LA GRANDE — Four years ago, if you would have looked for La Grande High senior Cristian Mendoza, you would have found him on the hardwood, dribbling a basketball and shooting some free throws.
Fast forward to present day and Mendoza still plays basketball, but he has found a newfound passion in running, playing a huge role for both the Tigers cross-country and track and field teams.
“I never necessarily thought I had a future in running,” Mendoza said.
Moving to La Grande after living in the Tri-Cities area in Washington most of his life, Mendoza had his sights set on playing basketball in high school. Leaning on running as a way to remain in shape, Mendoza joined La Grande’s cross-country team in the fall of 2017.
“I started really late compared to many kids. I didn’t start running until my freshman year. I wasn’t focused really on running, I was just so fixated on basketball,” Mendoza said.
The more he competed, the more he fell in love with running. Moving to track and field in the spring, he was able to post strong times at 1,500 meters.
“At that point I knew I kind of had to change my direction, and start fixating more on running,” Mendoza said.
Mendoza continued to improve on the track and the cross-country course. Although he has lettered all four years at the varsity level of basketball, cross-country head coach Alma Crow has seen Mendoza blossom into someone who is passionate about running.
“He’s always had a tremendous work ethic, it’s never been a problem. That kid has always gone on and beyond from his freshman year to now,” Crow said. “He’s done everything that I’ve asked him and more sometimes.”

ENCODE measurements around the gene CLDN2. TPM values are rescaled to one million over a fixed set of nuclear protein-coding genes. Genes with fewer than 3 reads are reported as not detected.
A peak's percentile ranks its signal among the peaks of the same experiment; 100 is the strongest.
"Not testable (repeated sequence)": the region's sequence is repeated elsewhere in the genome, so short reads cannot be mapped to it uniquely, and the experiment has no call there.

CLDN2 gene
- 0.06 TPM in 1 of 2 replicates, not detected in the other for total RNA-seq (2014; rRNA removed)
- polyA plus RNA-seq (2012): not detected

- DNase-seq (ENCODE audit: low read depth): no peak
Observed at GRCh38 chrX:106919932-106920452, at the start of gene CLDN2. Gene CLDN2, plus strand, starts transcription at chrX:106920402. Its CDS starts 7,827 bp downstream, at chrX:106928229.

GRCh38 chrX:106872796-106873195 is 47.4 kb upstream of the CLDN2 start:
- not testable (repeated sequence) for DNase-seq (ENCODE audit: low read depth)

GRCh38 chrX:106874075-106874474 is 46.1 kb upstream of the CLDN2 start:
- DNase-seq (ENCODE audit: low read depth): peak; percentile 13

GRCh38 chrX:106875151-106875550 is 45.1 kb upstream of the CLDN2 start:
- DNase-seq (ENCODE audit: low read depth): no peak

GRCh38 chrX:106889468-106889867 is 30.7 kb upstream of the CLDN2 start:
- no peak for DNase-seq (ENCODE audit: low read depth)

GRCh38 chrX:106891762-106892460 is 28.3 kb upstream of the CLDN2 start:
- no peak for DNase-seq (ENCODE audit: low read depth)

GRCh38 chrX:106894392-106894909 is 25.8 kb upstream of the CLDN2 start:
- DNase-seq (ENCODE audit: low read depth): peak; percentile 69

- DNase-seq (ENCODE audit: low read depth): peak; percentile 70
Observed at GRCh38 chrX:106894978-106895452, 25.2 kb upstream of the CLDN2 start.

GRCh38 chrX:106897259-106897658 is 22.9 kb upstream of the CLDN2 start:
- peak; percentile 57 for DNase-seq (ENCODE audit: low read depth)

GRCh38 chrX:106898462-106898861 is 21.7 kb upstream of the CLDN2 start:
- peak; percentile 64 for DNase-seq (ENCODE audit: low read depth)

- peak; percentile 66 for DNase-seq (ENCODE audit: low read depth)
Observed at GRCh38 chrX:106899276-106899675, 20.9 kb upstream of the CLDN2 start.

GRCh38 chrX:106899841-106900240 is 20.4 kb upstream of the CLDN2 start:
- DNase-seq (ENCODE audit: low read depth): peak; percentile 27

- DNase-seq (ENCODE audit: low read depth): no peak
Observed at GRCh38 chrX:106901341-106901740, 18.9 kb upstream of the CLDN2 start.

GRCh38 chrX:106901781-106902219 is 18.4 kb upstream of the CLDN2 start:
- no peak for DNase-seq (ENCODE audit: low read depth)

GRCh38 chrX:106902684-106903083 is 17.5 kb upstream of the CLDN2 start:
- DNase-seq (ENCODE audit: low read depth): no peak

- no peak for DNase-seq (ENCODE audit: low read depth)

Consistently running between the 17 and 18 minute mark in cross-country and averaging anywhere around the 4 to 5 minute mark consistently in the 1,500 on the track, Mendoza started to divert all his attention to his running. Though this was a newfound passion in recent years, his parents, Kristi and George Mendoza, the superintendent of the La Grande School District, have been steadfast in their support.
“They have been nothing but the best when it comes to running and have been proud of all the accomplishments I’ve made,” Mendoza said.
After missing out on running in the fall because of COVID-19, Mendoza was excited his senior year of sports was condensed within his last remaining months at La Grande High. He was able to beat 17 minutes, getting a 16:45.90 time at the meet at Baker High School on March 12.
Three days later, Mendoza partook in the Tour de Willowcreek in Vale. Prior to this event, the best run he ever had was 16:29.80 his sophomore year, so Mendoza has been eyeing to surpass it. He also was eyeing to beat La Grande High’s record of 16:29.00 from 2002.
“Since time was coming really short with our whole season, the record of course didn’t mean everything to me. It’s more about progressing and being the best runner possible,” Mendoza said.
What Crow remembers most about that day was the weather, how intense the wind was, and how focused Mendoza was on the course in front of him.